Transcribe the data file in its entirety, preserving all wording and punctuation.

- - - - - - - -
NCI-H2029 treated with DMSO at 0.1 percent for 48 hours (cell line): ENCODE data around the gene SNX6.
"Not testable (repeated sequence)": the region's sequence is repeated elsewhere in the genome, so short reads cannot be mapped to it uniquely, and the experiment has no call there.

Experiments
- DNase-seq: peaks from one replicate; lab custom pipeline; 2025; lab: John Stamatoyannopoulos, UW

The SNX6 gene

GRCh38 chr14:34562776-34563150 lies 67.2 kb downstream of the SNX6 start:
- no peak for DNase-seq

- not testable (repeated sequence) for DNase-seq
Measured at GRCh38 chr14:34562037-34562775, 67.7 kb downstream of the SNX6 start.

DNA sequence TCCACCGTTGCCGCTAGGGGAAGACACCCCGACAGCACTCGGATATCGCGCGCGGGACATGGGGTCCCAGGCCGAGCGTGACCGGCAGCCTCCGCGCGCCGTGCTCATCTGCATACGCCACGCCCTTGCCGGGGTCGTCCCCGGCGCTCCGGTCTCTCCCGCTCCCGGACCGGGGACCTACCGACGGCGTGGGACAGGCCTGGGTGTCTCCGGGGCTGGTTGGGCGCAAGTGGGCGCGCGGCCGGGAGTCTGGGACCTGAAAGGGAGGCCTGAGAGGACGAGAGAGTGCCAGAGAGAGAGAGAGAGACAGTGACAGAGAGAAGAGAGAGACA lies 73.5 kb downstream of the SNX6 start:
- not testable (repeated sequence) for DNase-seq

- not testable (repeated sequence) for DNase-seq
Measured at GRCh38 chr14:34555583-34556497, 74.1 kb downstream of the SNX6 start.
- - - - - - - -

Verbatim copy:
NCI-H2029 treated with DMSO at 0.1 percent for 48 hours (cell line): ENCODE data around the gene SNX6.
"Not testable (repeated sequence)": the region's sequence is repeated elsewhere in the genome, so short reads cannot be mapped to it uniquely, and the experiment has no call there.

Experiments
- DNase-seq: peaks from one replicate; lab custom pipeline; 2025; lab: John Stamatoyannopoulos, UW

The SNX6 gene

GRCh38 chr14:34562776-34563150 lies 67.2 kb downstream of the SNX6 start:
- no peak for DNase-seq

- not testable (repeated sequence) for DNase-seq
Measured at GRCh38 chr14:34562037-34562775, 67.7 kb downstream of the SNX6 start.

DNA sequence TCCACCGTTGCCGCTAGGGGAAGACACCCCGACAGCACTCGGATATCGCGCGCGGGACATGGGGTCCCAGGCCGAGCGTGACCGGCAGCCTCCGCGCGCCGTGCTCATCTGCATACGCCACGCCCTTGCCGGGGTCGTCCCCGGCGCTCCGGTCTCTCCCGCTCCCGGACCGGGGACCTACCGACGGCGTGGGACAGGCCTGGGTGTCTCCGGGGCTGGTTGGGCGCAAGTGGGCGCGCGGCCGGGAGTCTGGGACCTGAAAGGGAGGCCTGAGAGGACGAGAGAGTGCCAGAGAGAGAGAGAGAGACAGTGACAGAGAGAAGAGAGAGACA lies 73.5 kb downstream of the SNX6 start:
- not testable (repeated sequence) for DNase-seq

- not testable (repeated sequence) for DNase-seq
Measured at GRCh38 chr14:34555583-34556497, 74.1 kb downstream of the SNX6 start.